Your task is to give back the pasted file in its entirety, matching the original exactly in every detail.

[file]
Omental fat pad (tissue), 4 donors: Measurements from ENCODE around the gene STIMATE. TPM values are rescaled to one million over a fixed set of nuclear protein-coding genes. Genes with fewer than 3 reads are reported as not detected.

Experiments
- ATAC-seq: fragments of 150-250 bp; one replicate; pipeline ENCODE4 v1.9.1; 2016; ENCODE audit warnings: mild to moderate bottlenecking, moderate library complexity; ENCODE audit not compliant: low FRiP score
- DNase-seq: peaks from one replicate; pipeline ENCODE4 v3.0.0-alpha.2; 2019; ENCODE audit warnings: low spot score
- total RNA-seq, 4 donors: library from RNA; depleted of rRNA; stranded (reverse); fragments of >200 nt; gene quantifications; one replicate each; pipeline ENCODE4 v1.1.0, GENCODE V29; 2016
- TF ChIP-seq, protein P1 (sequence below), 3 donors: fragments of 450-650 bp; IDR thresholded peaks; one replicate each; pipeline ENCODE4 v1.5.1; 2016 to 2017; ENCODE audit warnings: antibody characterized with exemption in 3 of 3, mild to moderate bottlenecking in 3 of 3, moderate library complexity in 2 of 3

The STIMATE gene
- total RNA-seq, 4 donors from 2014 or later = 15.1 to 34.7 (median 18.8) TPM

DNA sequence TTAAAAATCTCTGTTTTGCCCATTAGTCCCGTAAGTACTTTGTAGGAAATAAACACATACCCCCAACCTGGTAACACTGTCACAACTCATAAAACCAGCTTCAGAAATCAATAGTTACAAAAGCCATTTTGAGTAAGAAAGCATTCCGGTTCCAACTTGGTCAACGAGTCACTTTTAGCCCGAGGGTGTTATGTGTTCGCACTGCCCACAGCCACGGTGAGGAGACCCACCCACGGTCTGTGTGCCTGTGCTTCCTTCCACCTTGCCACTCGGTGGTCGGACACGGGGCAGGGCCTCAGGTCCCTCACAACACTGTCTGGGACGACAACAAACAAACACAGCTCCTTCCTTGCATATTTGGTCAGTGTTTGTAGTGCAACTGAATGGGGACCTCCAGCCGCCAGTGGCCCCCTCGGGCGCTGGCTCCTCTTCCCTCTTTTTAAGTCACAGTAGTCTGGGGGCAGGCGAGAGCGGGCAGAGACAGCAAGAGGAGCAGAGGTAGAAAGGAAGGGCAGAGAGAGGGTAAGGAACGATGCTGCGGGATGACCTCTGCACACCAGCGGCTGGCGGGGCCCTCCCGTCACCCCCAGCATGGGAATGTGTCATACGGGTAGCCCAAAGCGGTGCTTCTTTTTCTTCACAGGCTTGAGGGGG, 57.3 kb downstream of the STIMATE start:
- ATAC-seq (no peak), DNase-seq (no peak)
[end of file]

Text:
Omental fat pad (tissue), 4 donors: Measurements from ENCODE around the gene STIMATE. TPM values are rescaled to one million over a fixed set of nuclear protein-coding genes. Genes with fewer than 3 reads are reported as not detected.

Experiments
- ATAC-seq: fragments of 150-250 bp; one replicate; pipeline ENCODE4 v1.9.1; 2016; ENCODE audit warnings: mild to moderate bottlenecking, moderate library complexity; ENCODE audit not compliant: low FRiP score
- DNase-seq: peaks from one replicate; pipeline ENCODE4 v3.0.0-alpha.2; 2019; ENCODE audit warnings: low spot score
- total RNA-seq, 4 donors: library from RNA; depleted of rRNA; stranded (reverse); fragments of >200 nt; gene quantifications; one replicate each; pipeline ENCODE4 v1.1.0, GENCODE V29; 2016
- TF ChIP-seq, protein P1 (sequence below), 3 donors: fragments of 450-650 bp; IDR thresholded peaks; one replicate each; pipeline ENCODE4 v1.5.1; 2016 to 2017; ENCODE audit warnings: antibody characterized with exemption in 3 of 3, mild to moderate bottlenecking in 3 of 3, moderate library complexity in 2 of 3

The STIMATE gene
- total RNA-seq, 4 donors from 2014 or later = 15.1 to 34.7 (median 18.8) TPM

DNA sequence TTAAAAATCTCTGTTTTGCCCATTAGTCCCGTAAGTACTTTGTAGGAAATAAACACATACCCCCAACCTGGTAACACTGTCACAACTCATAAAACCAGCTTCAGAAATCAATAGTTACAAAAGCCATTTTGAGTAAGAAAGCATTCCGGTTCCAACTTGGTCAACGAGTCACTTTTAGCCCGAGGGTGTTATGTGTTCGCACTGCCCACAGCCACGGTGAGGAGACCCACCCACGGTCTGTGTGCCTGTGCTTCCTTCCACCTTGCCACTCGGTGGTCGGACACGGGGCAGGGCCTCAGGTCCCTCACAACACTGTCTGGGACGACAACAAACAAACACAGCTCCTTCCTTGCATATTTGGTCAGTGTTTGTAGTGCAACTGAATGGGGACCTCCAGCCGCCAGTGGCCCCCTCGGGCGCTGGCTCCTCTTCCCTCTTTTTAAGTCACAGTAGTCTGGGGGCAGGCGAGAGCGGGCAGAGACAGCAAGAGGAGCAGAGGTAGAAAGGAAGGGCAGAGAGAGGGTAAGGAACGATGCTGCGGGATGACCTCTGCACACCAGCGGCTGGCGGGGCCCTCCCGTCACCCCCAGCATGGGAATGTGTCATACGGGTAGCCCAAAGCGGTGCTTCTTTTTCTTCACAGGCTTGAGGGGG, 57.3 kb downstream of the STIMATE start:
- ATAC-seq (no peak), DNase-seq (no peak)